The reshaping of boundaries and borders across the camp continues with: another shift in the physical landscape (the green now coming fast through the earth across the wasteland); the ongoing shift in population with people coming and going; the new organic demarcations people are building around their temporary homes (twigs arranged in trellises, coloured fabrics, mattress springs) in contrast to the ever increasing state-built fences around the camp, able to be seen through but intended to stop people’s movement and growth.
Ramadan has started and most people are fasting while some are not; people are getting up later to fit in with the necessary change in mealtimes and the new shape of the day; the camp authorities and our work needs to respond to this shift in the pattern of daily life, in line with residents’ needs.
The map was laid out once again on the large table, and plasticine figures placed onto its surface. There was a tangible sense of trust that we as a team of people that returns each week, are not going to use or misuse information or material that is shared with us – applying to both regular participants and people entering the space for the first time.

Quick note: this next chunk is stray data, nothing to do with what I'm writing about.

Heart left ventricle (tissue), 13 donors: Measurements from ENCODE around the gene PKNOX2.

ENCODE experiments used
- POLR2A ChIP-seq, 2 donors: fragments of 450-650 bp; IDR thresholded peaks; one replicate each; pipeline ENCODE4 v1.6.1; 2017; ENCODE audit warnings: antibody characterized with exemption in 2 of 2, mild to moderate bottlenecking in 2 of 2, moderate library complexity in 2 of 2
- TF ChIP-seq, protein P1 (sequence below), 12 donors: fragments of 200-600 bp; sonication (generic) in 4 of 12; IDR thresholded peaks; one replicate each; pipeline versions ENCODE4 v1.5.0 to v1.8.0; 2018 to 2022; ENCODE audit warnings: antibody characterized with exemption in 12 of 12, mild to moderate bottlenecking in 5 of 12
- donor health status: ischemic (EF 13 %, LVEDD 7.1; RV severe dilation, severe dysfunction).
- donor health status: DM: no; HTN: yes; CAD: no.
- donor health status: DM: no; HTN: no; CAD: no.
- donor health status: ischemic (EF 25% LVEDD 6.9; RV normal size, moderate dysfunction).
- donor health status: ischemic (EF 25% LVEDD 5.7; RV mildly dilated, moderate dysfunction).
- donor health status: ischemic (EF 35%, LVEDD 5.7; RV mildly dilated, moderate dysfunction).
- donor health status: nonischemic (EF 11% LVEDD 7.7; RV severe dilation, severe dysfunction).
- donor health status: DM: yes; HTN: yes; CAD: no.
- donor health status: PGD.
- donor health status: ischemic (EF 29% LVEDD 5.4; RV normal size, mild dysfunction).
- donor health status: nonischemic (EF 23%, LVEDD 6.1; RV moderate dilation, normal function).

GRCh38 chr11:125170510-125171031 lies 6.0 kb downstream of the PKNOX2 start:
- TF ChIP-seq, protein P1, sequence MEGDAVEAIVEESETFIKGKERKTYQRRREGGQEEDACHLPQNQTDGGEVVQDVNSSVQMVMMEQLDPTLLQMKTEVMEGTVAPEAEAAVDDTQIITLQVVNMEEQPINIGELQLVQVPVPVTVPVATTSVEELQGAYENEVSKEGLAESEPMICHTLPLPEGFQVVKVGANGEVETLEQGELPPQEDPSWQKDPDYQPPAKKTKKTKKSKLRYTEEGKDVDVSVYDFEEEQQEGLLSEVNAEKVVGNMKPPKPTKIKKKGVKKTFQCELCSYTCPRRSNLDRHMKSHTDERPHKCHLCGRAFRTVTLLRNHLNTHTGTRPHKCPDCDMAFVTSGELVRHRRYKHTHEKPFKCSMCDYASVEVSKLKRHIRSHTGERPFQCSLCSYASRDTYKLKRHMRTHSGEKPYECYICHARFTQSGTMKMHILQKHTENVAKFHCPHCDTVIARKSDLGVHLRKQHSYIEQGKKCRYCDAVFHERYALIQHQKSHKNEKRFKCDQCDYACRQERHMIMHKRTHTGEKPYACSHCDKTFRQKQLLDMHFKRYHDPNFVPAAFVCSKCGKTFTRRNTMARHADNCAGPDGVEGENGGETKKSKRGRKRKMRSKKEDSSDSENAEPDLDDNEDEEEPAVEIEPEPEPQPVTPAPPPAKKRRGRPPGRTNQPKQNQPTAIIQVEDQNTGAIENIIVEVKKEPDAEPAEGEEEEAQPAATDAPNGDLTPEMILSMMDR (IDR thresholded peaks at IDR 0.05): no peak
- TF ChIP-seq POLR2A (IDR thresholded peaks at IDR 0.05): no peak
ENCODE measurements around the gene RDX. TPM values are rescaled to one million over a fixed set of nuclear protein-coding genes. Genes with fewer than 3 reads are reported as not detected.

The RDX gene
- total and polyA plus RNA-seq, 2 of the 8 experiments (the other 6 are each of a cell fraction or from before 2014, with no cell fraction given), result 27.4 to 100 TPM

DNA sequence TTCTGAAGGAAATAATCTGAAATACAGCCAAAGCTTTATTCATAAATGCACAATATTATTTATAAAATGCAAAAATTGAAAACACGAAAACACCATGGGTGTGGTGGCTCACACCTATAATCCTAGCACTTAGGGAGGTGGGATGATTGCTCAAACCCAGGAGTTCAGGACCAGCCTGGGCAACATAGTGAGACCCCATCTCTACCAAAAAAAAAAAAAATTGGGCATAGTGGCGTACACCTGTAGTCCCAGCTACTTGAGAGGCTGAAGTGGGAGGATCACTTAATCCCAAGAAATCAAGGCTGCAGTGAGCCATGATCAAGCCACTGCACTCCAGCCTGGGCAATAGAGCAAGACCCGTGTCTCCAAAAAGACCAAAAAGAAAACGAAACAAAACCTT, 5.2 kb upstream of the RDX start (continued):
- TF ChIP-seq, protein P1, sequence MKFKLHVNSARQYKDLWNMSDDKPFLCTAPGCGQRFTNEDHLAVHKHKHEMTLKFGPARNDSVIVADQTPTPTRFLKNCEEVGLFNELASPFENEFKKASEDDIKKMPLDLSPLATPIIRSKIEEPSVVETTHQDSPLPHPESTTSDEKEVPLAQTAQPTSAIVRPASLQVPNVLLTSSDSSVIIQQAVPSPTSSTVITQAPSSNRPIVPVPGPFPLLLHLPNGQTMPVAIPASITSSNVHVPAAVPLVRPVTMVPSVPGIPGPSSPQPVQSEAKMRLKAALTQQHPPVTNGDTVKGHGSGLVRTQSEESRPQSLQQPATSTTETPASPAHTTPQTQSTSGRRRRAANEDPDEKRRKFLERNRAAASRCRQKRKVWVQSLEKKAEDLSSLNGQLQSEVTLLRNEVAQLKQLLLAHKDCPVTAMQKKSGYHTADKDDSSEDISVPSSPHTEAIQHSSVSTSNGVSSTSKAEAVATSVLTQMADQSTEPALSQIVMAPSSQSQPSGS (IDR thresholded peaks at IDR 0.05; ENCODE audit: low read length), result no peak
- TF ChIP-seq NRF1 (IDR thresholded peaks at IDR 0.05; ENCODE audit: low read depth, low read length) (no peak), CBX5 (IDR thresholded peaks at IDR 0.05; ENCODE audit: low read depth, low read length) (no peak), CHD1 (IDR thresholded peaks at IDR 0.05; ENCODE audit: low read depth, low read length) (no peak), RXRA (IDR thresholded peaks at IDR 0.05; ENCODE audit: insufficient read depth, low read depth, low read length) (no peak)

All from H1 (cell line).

Photographs from home were shared in the tent by several people on their phones – images of food prepared by a mother, or of beautiful landscapes and cultural objects. A young Bedoon from Kuwait showed us images of a large carpeted tent space he shared with his family at home, in contrast to the tiny tent he now lives in, in the camp, telling us through images how much he has lost in terms of community and a sense of belonging. He explained how he is trying to keep fit so as to have the physical strength to hold onto a lorry’s axel; his plan is to join a Bedoon community in London or Manchester and to cook the food there, learnt from his family.
It’s not for us to corrode people’s identities or to assume we have any right over these, or to make assumptions. By entering into adult conversations about challenging issues that people brought to the table, their own assumptions about us could also be explored.
The kites have now been taken ownership of by the Afghani men; us acting as assistants, holding the tape, following instructions. One of our regular attendees and kite-flyers came into the tent to make a new kite, was able to focus and concentrate, using the tools, leading the design, and confidently taking it outside the tent to fly it. “I’m not a bambino now – I’m fifteen and therefore I too am fasting.” He took the kite away with him at the end of the day so he could fly it above the camp over the weekend.